The meeting began September 28 at the Smithsonian’s National Postal Museum. Our program will features presentations and a panel discussion with Professor Dan Kahan, professor of law and psychology and director of the Cultural Cognition Project at of Yale University, who helped us think about the challenges of science communication and its relationship to public policy, and Professor Andrew Gelman, professor of statistics and political science and director of the Applied Statistics Center at Columbia University, who helped us consider “the evidence on evidence.”
On Monday, September 29, the Symposium moved to the headquarters of the American Association for the Advancement of Science. In addition to a presentation from Jessica Wyndham of AAAS, our Monday program featured invited short papers and panel presentations, project updates from current NSF and other supported initiatives in formal and informal education, and presentations by SENCER Leadership Fellows, NCSCE Scholars and others.
On Tuesday, September 30, we moved to the Cannon Caucus Room of the US House of Representatives on Capitol Hill where we gathered for the Capitol Hill Poster Session, the William E. Bennett Award presentation and closing remarks.
2013 Washington Symposium and Capitol Hill Poster Session
About the Symposium
The Washington Symposium provides NCSCE an opportunity to recognize the great work being done by educators and students to improve STEM education on campus and nationally, as well as opportunity to meet with leaders from around the country.
Participants take part in discussion sessions on improving education, new initiatives, and public policy, such as the new standards, that affect the curricula. Special attention in the program is given to topics of particular interest to our student leaders. Past speakers have included the director of the Board on Science Education, the hosts of NPR’s Science Friday, and officials from the National Science Foundation, the Department of Education, and the Department of Labor.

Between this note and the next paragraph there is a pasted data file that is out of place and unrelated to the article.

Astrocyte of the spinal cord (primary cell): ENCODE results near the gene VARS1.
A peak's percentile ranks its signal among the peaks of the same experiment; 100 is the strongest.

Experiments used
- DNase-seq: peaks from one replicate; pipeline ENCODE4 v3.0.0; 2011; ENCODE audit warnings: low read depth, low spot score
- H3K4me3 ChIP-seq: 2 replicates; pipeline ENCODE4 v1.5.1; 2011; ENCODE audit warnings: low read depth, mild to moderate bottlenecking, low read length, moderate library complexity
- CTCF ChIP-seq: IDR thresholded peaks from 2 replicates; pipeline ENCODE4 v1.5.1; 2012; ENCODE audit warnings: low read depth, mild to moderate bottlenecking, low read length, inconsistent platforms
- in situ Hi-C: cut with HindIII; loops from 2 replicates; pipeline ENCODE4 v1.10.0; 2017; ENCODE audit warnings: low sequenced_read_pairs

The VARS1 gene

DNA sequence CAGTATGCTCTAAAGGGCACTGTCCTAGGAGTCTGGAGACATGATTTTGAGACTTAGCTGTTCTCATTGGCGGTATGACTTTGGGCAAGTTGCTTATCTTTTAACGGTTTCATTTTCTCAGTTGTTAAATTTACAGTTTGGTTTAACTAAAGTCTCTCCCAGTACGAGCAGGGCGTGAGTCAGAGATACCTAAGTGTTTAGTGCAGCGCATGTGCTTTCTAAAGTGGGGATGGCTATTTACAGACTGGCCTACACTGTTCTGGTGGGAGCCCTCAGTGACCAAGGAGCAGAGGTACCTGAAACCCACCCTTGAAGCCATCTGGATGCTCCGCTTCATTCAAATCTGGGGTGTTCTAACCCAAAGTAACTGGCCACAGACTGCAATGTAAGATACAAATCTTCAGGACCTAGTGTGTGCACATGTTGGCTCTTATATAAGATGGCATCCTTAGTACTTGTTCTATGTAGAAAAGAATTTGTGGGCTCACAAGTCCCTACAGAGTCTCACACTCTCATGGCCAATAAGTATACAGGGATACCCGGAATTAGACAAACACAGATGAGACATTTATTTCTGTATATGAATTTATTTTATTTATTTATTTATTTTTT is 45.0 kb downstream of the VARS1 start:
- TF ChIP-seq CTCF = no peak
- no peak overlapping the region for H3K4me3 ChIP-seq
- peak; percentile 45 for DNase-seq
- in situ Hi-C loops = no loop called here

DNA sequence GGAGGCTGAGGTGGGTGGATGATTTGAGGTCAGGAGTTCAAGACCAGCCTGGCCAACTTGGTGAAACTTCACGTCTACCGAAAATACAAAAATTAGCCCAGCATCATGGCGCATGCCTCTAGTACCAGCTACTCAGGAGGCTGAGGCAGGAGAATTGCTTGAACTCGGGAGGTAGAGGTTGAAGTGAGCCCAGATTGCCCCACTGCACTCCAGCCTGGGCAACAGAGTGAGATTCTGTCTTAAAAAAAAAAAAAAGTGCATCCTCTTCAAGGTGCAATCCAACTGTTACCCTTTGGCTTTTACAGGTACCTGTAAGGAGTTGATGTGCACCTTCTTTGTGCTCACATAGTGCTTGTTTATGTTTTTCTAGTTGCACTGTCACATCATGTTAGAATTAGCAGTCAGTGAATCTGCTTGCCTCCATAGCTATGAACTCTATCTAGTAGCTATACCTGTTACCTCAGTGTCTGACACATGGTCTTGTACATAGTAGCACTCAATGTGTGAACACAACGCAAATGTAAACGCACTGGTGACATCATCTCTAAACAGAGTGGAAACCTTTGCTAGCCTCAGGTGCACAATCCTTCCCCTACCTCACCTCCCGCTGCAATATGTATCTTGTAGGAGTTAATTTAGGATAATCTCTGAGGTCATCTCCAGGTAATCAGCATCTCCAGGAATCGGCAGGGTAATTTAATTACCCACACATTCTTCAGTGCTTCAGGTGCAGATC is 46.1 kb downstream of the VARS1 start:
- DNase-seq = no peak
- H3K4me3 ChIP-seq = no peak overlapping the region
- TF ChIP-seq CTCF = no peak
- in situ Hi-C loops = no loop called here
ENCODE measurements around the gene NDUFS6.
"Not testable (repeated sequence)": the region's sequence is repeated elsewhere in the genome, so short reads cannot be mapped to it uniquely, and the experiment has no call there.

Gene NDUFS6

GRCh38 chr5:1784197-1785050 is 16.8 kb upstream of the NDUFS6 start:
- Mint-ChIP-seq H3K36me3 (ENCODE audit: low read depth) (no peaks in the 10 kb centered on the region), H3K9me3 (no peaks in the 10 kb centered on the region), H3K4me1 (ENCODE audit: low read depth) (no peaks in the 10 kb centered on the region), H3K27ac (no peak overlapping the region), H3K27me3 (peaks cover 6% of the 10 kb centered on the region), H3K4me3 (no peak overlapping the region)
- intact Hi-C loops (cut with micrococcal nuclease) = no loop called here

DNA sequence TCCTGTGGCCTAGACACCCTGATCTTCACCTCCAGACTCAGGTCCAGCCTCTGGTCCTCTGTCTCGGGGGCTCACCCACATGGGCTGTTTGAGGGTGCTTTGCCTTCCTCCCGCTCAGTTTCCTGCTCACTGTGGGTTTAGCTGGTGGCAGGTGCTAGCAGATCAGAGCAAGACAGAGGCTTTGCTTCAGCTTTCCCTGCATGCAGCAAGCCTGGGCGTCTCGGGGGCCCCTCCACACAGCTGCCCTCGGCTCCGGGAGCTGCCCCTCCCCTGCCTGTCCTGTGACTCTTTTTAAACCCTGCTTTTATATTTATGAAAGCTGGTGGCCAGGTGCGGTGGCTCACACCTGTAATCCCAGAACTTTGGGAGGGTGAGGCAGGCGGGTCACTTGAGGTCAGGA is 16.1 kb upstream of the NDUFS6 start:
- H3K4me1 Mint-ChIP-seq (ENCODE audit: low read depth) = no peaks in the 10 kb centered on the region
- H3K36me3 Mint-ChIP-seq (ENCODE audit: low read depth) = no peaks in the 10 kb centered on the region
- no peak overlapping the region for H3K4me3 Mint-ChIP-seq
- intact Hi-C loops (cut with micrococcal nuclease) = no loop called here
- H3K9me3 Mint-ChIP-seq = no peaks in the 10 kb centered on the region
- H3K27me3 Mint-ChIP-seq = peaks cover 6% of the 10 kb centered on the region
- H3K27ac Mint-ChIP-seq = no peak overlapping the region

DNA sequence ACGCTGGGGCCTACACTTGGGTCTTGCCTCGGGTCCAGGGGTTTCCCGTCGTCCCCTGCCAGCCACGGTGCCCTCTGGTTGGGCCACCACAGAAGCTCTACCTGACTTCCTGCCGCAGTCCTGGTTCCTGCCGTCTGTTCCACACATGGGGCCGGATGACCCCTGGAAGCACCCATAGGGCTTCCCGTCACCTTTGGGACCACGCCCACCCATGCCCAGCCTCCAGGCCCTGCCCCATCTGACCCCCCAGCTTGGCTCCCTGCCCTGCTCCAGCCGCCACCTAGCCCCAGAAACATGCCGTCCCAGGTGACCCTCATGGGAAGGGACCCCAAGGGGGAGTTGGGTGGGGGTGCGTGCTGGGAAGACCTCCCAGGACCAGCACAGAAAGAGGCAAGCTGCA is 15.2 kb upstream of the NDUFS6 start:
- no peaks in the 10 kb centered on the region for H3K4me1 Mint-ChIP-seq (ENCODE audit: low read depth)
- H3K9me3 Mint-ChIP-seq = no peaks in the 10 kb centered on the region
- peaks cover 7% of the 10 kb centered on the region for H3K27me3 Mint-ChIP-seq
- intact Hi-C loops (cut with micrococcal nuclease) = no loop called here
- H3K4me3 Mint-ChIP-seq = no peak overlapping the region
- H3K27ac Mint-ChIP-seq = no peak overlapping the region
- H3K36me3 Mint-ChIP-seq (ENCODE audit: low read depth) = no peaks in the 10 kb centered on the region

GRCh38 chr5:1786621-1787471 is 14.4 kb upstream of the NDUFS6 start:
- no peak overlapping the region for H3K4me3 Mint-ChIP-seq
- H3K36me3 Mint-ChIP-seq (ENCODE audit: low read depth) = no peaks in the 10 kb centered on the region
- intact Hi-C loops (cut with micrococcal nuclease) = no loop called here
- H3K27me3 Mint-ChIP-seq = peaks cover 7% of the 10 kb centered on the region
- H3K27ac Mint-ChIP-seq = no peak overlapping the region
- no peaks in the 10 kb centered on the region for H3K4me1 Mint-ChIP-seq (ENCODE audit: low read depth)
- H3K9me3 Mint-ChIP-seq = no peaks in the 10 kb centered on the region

The Symposium program also traditionally features selected sessions by participants. Participants invited to present posters also have the option of meeting with members of their congressional delegations to discuss how they are working to improve education for their students and for the nation.
This year, the Symposium program especially focused on the theme of a ‘tipping point’ regarding the transformation of education, and highlighted plans for the next four years of SENCER and new initiatives.
The program also included sessions that present evidence of what is working in communities to connect science and civic engagement and an exploration of connecting new assessment programs with the theme of last year’s symposium – the emergence of the new standards.
Additional sessions focused on:
- Science and human rights,
- Making connections between the higher education and informal science education communities, and
- Communicating effectively about STEM topics and issues with the public, whether through conversations, the use of social media, radio, etc.
Archived Washington Symposium and Capitol Hill Poster Session Information